Italian Language/use of preposition

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QUESTION: Dear Maria,  

Thank you, again, for all of your help.

My question is about the use of the preposition "ad" in the following sentence:
“Sei stata molto gentile ad avermi aiutato tanto!

I hope you will not mind the following questions about this sentence.

Will you please tell me if my following translation is correct:
“You have been very kind to have helped me so much!

Will you also please tell me if I am correct in thinking that “sei stata” is the passato prossimo of “essere”.

Can you also please help me understand why the preposition “a” must be included before the infinitive “avere” in this sentence.  

I so much appreciate your help.

Sincerely,

Rich

ANSWER: Dear Rich,

It is so: “You have been very kind to have helped me so much!” corresponds exactly to “Sei stata molto gentile ad avermi aiutato tanto!”

Also, you are correct in thinking that “sei stata” is the passato prossimo of the verb “essere”.

As for the preposition “a”, it  must be included before the infinitive “avere” in this sentence because it is placed after the adjective “gentile” on which it depends, as in e.g.the following phrases:

-“Sei stato gentile a venirci a trovare”
-“Fu gentile ad aiutarmi in quella  difficile circostanza”
-“Per quanto tu mi conosca poco, sei veramente gentile ad offrirmi la tua ospitalità”
-“Sei gentile a fare questo per me”
etc.

Best regards,
Maria


---------- FOLLOW-UP ----------

QUESTION: Dear Maria,

Thank you very, very much for your help with this question.  I very  much appreciate your explaining to me that the preposition “a” depends on the adjective “gentile”.

I have found some examples of “gentile” followed by the preposition “da” as in: “vuoi essere tanto gentile da”  (would you be so kind as to) and the prepositon “con” as in “gentile con” (nice to).   Would you please tell me if these examples are correct?

If  “yes”  - can the prepositions “da” and “con” also depend on the adjective “gentile” ?  

Is there any way for me to know when to use “a”, “da’, or “con“ after the adjective “gentile’?  This is difficult for me because all of these examples use  “gentile” with a different preposition, but they all  translate into English as “kind/nice to”:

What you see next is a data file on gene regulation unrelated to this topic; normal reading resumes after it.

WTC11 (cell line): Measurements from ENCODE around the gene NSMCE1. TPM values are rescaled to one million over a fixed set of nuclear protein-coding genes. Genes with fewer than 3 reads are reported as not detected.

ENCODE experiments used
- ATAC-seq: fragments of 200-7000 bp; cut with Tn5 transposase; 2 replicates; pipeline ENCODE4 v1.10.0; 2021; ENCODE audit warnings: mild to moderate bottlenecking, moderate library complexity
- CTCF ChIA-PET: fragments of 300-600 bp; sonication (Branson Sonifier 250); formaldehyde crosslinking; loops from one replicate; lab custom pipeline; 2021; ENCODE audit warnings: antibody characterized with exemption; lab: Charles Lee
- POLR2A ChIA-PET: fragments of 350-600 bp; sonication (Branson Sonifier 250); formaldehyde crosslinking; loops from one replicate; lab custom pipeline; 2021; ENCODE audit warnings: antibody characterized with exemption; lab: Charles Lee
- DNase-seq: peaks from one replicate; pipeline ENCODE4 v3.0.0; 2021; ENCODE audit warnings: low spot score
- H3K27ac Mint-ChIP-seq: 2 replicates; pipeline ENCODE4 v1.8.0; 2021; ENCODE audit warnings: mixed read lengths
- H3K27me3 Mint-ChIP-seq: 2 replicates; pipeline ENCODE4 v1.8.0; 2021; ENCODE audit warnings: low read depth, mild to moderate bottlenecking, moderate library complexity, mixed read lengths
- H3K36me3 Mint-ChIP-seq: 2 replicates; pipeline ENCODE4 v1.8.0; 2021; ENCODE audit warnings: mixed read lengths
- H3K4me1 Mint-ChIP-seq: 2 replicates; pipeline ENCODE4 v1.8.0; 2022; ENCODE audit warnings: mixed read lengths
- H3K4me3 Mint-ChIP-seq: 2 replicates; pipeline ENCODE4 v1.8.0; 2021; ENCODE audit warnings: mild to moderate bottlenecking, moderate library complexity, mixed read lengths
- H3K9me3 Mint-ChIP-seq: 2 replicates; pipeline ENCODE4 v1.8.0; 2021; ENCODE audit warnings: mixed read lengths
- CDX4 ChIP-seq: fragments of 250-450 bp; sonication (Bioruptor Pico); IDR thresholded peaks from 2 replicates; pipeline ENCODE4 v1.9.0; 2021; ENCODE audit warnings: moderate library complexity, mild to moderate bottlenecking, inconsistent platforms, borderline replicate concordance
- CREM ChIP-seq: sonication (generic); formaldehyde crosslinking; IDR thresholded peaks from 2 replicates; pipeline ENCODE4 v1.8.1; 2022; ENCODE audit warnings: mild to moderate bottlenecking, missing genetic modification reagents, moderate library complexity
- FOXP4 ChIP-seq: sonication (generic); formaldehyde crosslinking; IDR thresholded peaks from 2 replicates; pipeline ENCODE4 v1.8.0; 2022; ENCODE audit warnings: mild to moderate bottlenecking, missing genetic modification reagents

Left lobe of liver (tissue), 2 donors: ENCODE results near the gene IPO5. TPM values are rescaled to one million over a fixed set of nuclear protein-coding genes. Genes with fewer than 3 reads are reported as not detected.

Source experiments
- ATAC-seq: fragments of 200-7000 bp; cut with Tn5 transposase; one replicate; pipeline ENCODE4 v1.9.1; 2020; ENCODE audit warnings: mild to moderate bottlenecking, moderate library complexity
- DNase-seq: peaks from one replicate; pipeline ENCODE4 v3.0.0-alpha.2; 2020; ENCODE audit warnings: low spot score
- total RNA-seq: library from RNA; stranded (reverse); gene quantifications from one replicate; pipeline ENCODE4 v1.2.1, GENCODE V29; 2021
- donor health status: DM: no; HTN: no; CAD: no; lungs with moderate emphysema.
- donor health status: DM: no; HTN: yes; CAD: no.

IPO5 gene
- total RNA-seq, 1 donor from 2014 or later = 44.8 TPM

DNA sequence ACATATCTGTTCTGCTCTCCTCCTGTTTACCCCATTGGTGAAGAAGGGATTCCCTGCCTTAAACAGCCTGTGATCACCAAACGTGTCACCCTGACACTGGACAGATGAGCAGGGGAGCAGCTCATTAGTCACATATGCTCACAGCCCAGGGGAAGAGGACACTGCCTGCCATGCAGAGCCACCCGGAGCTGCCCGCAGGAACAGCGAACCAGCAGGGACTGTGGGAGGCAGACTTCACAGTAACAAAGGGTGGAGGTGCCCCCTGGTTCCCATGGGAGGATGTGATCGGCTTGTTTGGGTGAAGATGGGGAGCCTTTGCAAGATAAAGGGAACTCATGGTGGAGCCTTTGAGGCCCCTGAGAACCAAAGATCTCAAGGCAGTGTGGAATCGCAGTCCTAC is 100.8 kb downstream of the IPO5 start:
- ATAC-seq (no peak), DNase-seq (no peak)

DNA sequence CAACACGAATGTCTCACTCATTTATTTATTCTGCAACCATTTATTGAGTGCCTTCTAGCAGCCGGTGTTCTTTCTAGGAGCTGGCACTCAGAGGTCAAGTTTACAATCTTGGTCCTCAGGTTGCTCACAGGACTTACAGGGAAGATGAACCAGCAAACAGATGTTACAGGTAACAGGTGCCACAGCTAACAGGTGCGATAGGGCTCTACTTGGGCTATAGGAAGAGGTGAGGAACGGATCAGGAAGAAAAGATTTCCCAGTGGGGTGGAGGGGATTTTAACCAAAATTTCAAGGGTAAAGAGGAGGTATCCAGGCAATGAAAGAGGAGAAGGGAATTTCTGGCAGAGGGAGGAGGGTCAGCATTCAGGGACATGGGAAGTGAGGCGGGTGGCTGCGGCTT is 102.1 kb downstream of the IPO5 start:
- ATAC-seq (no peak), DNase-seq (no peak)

gentile a  =  kind to    
gentile da  =  kind to     
gentile con  =  nice to


Thank you very much.

Sincerely,

Rich

Answer
Dear Rich,

first of all I have to point out that  the adjective “gentile” can be followed by different prepositions, according to the context where it is placed.

As you say, in fact, you can find some examples of “gentile”  followed by the preposition “da” as in: “Vuoi essere tanto gentile da...”  (would you be so kind as to...) and the prepositon “con” as in “E’ gentile con tutti ” (He is kind to everybody).

Anyway, "gentile" can also be followed by the prepositions "per" and sometimes "verso", as you can see below.

So, please note that :

-in “Vuoi essere tanto gentile da aiutarmi”  (Would you be so kind as to help me?), the adjective “gentile”  is followed by  the preposition “da”  that introduces a consecutive clause.
In this context the preposition “da” is followed by an infinitive expressing consequence or result.
See also: “Fu così gentile da venirmi a trovare”.


-in “E’ gentile con tutti” ( He is kind to everybody) the adjective “gentile”  is followed by  the preposition “con”,  because “gentile” is used to indicate that someone behaves kindly.
In this context the preposition “con” can be followed by a pronoun, a noun, a name.
See also:”Fosti gentile con me, quando ebbi bisogno di aiuto”;”Sii gentile con gli ospiti, te ne prego!”; “Devi essere gentile con Giovanni!”.

-in “Sei gentile a fare questo per me” (You are kind to do  this for me) the adjective “gentile” is followed by the preposition “a” because “gentile” governs an infinitive.
In this context the preposition “a” is followed by an infinitive that however does not express  consequence or result.
See also:” Sei veramente gentile ad offrirmi la tua ospitalità”; “Sei stata molto gentile ad avermi aiutato tanto!”.

-in “Ha parole gentili per tutti” ( He addresses  kind words to everybody) the adjective “gentile”  is followed by the preposition “per” that indicates that someone is addressing  kindly to  the others.  
In this context the preposition “per”/"verso" is followed by pronoun, a noun, a name.
See also:”Abbi parole gentili per gli invitati” ; ”Ebbe parole gentili per Antonio”;"Fu gentile verso di me".


To sum up,  you can find  many examples of “gentile” followed by the prepositions “a”, “da”, “con”, “per” and sometimes "verso", according to the context.
 
As for your question on how you can know when to use “a”, “da’, “per” , “con“ after the adjective “gentile’, you can learn it from the above-mentioned  cases, though it is difficult for you because all of these examples use  “gentile” with a different preposition, but they all  translate into English as “to”.  


Hope this can be helpful to you.
All the best,
Maria

Italian Language

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Maria

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Italian is my mother tongue and I'll be glad to answer any questions concerning Italian Language.

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